too-mad1This is like asking yourself “How good is the acting?” The art and the words need to work together in comics, and even the most subtle facial expression or gesture can cause confusion or give the wrong impression of what’s happening in a scene. Faces are the worst because our brains are wired to pick up on the slightest little thing, and it takes considerable artistic ability to even be able to reliably draw nuanced facial expressions, never mind use them effectively. (And it’s harder still with my characters, because many of them lack eyes and noses!) When scripting out stories it’s very important to write down the emotions and facial expressions of the speakers so you or another artist can refer to them later, but ideas don’t always turn out perfectly and new “stage direction” is occasionally called for.

  • Does each emphasized word have the right emphasis (bold, italic, larger font size, smaller font size, all-caps, or a combination of these)? Should emphasis be added or removed to better convey speaking inflection and timing?

hate it when comics style TEXT to aimlessly emphasize every other word. When I try to read a comic that has dialog like that, my head hurts. While plenty of people disagree, I think text effects like boldface, italics, and capitalization should be used just like punctuation: to emphasize and add inflection to dialog in ways that enhance, not confound, their interpretation. In the example below I wanted to add italics because I thought italicizing that part of the word would work well with the character’s rolling eyes to show her boredom and disengagement.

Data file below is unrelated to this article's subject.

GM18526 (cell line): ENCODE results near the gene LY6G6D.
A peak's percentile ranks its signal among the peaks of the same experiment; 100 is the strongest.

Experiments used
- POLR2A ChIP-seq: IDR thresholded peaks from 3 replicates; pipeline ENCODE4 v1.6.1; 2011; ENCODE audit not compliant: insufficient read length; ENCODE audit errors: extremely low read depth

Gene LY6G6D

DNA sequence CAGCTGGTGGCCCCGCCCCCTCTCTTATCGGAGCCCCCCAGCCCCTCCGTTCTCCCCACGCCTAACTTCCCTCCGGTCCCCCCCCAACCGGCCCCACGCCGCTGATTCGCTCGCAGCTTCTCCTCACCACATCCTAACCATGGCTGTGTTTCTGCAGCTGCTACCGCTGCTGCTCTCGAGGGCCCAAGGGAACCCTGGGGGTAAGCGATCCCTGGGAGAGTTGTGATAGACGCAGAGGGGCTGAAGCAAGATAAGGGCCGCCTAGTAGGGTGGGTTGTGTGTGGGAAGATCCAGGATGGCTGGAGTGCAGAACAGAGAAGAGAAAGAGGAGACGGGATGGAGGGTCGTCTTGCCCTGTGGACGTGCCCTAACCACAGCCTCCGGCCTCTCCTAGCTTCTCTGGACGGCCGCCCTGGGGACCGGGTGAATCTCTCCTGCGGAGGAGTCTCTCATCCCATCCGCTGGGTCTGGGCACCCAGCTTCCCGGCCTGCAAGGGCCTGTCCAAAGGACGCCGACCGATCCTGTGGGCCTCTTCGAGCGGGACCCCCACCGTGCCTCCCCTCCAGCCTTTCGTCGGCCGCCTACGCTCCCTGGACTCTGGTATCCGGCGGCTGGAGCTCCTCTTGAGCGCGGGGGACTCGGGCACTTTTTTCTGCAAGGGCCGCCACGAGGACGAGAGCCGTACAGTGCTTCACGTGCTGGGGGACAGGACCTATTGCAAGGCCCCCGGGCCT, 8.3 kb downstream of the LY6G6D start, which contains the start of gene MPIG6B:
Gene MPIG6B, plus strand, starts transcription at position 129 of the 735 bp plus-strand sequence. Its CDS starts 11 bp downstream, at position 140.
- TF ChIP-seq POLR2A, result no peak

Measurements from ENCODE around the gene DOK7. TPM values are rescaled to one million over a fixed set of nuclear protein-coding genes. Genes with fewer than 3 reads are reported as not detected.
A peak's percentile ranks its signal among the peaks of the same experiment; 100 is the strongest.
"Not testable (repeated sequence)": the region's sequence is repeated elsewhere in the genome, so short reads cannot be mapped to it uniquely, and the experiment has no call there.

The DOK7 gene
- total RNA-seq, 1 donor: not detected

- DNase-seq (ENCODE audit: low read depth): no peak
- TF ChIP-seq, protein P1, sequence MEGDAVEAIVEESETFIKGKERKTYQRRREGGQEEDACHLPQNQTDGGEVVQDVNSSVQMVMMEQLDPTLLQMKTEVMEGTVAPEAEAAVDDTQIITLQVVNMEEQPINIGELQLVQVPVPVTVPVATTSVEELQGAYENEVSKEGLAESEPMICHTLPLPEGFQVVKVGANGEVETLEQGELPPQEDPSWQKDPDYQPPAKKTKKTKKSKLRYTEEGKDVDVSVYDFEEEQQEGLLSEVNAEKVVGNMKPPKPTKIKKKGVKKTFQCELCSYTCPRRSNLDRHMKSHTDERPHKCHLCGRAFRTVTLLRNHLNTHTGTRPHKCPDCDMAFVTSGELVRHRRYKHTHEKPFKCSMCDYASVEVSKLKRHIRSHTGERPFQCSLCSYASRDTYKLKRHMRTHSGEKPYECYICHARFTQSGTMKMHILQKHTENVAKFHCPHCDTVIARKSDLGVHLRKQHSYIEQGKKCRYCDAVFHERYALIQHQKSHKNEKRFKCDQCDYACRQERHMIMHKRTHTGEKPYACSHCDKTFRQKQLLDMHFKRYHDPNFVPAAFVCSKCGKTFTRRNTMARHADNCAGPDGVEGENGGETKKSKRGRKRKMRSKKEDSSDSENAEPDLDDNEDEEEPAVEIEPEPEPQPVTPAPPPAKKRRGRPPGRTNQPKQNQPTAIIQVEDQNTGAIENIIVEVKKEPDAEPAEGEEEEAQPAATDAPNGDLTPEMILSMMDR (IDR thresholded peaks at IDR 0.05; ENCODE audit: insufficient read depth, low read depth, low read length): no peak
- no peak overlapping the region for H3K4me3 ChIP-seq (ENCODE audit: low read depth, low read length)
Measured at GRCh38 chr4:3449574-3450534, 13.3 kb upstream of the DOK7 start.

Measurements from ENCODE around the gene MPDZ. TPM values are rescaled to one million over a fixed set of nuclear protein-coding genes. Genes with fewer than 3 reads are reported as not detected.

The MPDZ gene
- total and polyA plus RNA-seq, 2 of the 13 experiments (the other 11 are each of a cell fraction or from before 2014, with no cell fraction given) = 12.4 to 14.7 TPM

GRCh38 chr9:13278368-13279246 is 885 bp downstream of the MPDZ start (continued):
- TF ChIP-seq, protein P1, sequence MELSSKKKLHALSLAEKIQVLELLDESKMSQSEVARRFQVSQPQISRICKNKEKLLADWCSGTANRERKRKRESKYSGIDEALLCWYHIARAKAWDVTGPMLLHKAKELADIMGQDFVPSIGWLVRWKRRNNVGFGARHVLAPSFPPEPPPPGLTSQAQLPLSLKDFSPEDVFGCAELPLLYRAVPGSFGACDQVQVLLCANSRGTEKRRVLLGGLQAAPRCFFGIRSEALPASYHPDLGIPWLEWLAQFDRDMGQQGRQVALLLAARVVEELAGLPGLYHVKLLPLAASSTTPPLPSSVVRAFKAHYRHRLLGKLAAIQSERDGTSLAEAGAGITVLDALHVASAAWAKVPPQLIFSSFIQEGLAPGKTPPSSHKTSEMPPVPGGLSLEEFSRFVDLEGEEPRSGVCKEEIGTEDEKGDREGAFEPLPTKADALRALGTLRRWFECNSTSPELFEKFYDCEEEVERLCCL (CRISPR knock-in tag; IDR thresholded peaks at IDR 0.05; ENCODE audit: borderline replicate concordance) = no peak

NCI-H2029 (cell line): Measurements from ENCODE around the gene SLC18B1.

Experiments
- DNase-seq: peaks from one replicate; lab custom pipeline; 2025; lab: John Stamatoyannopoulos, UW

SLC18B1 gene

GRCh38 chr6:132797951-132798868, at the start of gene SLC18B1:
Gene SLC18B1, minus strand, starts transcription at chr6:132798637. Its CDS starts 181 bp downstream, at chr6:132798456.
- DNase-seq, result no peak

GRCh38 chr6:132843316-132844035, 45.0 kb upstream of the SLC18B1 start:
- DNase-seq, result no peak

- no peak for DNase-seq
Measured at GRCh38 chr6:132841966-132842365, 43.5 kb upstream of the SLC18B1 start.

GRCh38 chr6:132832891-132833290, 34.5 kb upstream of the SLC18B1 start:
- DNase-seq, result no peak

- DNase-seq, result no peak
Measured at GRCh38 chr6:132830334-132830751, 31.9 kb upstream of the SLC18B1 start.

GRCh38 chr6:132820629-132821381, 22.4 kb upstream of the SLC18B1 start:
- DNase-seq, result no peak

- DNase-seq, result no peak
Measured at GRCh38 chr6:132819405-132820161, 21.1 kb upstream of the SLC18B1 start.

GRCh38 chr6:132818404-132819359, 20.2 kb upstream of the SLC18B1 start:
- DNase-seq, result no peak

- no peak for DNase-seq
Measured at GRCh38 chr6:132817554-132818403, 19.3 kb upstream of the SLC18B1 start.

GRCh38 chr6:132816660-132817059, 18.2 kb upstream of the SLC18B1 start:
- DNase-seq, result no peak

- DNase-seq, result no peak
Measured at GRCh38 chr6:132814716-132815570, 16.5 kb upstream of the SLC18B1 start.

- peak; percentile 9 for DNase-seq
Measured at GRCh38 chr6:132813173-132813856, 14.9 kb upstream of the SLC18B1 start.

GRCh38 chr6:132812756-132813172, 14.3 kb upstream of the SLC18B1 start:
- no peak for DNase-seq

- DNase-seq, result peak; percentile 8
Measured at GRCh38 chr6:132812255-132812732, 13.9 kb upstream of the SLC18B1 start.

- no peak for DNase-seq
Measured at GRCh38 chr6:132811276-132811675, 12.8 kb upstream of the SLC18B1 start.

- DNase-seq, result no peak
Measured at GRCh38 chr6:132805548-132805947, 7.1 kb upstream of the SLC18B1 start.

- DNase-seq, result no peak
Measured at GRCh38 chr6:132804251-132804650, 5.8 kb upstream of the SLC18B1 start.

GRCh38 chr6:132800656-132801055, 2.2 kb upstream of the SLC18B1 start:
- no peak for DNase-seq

• Does each speech balloon tail point in the right direction and clearly identify the speaker?

who-is-speakingWho is saying what? A speech balloon pointing in the direction of a group of people when only one is speaking can be very frustrating for a reader.

My example here is more of a stylistic choice, but it has the added benefit of making it harder to interpret the tree in the foreground as the speaker :-).

  • Are any speech balloons wrapped unevenly or too tightly around their text?
If this were scaled down, the words would appear to touch the bubble outline!

If this were scaled down, the words would appear to touch the bubble outline!

If this were scaled down, the words would appear to touch the bubble outline!

Speech balloon borders that get too close to the words they contain make for an uncomfortable reading experience, and when the borders are uneven (unless the comic has a rougher style, e.g. Jailing Fortune) it makes the whole comic look sloppily typeset. You should also consider the different formats in which your comic will be read. At what resolutions will your comic be published? Make sure that your bubbles don’t feel cramped when scaled down to a lower resolution!

After the text of the pages are proofed, it’s time to look over the finalized artwork. I’ll cover that in part 3!


You can see more of Jason Bane’s work at carpechaos.com.